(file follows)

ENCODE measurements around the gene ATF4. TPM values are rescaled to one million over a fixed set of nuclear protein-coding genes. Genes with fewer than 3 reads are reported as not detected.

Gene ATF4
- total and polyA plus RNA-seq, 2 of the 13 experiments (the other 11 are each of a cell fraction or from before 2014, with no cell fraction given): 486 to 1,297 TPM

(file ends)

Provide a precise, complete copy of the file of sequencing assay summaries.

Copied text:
ENCODE measurements around the gene ATF4. TPM values are rescaled to one million over a fixed set of nuclear protein-coding genes. Genes with fewer than 3 reads are reported as not detected.

Gene ATF4
- total and polyA plus RNA-seq, 2 of the 13 experiments (the other 11 are each of a cell fraction or from before 2014, with no cell fraction given): 486 to 1,297 TPM